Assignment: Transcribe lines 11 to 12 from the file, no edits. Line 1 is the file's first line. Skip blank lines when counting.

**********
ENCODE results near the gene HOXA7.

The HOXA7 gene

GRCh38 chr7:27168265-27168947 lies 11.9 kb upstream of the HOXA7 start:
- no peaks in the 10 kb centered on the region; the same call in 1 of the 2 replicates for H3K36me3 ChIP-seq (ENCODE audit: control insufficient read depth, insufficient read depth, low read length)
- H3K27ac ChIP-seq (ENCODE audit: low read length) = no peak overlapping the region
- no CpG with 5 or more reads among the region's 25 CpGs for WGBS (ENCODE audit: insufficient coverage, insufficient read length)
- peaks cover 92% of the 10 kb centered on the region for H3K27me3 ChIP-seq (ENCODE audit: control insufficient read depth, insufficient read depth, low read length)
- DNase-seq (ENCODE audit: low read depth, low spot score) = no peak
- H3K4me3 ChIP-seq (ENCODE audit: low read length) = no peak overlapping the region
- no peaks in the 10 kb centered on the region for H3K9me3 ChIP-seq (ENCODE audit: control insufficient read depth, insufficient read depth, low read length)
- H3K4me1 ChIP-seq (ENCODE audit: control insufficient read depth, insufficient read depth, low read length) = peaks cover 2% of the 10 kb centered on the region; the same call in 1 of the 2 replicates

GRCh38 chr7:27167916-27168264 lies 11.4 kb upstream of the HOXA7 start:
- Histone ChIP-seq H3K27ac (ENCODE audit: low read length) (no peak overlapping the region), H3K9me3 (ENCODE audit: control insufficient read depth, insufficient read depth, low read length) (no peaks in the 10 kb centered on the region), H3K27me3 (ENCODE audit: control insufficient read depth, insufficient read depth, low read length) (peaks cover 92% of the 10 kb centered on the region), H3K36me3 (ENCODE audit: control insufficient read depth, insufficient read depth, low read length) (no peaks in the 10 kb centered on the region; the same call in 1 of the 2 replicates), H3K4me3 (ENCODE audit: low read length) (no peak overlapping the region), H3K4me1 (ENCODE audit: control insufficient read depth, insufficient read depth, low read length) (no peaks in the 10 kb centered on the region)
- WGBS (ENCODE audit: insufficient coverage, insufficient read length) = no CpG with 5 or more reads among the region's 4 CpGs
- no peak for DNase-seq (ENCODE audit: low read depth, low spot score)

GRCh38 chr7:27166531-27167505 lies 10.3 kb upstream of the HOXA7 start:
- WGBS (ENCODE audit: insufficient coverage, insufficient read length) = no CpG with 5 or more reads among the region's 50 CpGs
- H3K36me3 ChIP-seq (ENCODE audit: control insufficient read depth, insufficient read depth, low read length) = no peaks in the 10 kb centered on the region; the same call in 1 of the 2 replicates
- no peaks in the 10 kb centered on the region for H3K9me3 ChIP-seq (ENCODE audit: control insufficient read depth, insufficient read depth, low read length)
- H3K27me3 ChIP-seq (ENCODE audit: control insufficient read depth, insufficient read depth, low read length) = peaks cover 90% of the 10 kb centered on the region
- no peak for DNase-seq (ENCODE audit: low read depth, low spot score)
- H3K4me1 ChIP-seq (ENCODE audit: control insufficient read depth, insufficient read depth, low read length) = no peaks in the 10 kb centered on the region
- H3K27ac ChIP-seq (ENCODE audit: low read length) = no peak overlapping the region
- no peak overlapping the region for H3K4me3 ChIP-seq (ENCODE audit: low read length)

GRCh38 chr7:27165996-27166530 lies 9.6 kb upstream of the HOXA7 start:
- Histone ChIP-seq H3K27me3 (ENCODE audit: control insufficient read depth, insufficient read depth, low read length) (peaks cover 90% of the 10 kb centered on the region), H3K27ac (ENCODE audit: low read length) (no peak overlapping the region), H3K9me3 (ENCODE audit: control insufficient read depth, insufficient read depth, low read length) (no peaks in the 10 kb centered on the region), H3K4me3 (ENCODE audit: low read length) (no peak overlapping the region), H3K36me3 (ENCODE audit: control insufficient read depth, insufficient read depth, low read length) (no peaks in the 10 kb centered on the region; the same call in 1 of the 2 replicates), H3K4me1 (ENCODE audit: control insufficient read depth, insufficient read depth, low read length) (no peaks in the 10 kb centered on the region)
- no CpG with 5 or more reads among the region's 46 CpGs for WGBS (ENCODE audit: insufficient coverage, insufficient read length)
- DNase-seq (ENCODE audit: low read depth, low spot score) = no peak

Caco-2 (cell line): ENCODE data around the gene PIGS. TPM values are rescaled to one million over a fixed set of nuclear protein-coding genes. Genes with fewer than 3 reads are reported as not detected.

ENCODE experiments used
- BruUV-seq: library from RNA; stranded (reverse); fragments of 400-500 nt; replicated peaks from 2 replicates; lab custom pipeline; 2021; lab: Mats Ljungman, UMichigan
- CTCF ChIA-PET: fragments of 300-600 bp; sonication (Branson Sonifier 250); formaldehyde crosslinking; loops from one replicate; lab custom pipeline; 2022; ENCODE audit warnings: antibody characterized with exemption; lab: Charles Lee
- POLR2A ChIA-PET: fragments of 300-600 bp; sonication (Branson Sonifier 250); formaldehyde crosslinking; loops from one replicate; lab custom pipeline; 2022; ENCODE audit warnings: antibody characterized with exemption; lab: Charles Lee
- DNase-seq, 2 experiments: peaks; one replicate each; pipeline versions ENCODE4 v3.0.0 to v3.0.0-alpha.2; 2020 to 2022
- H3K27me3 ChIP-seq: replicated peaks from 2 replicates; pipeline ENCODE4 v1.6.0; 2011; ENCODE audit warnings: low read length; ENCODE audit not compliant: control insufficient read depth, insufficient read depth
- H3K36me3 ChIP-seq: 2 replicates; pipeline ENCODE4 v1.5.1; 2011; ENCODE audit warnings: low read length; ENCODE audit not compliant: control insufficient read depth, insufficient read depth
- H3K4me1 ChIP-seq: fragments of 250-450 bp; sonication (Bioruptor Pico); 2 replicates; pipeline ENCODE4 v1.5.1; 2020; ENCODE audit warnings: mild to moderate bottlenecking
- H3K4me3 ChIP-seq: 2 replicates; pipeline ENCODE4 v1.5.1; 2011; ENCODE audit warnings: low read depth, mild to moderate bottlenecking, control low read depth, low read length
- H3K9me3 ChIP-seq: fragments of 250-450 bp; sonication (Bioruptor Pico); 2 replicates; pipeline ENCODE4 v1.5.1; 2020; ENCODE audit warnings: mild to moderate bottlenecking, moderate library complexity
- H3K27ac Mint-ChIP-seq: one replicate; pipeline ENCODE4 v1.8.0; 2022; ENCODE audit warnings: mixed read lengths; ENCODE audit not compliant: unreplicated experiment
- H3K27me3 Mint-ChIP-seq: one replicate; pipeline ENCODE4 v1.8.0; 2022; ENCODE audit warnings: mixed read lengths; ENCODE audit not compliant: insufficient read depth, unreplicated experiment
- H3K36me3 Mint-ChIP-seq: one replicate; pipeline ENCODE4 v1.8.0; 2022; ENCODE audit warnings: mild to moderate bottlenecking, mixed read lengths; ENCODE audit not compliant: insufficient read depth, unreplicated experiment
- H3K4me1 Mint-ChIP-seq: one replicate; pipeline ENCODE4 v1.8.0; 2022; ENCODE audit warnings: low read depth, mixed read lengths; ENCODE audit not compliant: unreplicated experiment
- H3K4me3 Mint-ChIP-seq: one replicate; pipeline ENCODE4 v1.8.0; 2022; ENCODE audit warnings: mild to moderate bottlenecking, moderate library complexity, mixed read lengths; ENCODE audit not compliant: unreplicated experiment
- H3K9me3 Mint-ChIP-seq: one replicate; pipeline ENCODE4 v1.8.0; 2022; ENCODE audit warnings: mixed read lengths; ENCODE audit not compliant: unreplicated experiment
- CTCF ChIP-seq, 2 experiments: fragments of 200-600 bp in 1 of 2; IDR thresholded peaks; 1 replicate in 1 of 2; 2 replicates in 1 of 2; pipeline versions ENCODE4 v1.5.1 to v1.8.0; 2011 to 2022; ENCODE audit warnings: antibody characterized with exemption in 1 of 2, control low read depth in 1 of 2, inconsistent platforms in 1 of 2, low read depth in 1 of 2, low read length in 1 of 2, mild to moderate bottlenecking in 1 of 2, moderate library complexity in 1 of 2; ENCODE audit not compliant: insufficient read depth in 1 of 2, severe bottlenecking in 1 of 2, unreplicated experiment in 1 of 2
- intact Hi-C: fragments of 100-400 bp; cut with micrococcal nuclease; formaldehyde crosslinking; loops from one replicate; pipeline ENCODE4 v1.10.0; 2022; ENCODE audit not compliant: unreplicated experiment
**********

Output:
- H3K4me1 ChIP-seq (ENCODE audit: control insufficient read depth, insufficient read depth, low read length) = peaks cover 2% of the 10 kb centered on the region; the same call in 1 of the 2 replicates

GRCh38 chr7:27167916-27168264 lies 11.4 kb upstream of the HOXA7 start: